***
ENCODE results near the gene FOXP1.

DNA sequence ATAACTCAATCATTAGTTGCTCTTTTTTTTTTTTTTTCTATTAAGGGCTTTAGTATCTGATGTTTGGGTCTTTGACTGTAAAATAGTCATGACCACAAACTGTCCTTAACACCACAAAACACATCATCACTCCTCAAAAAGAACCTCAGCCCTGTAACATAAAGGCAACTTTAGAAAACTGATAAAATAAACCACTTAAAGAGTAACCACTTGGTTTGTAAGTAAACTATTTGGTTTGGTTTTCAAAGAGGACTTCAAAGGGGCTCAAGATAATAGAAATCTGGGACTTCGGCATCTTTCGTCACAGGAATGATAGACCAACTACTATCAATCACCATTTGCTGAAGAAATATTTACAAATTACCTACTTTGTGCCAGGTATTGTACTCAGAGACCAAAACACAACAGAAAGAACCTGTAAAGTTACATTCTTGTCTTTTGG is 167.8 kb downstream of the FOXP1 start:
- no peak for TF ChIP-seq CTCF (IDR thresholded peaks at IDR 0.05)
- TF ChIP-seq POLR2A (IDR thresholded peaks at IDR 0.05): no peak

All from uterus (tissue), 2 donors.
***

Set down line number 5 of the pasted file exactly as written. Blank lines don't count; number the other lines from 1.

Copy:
All from uterus (tissue), 2 donors.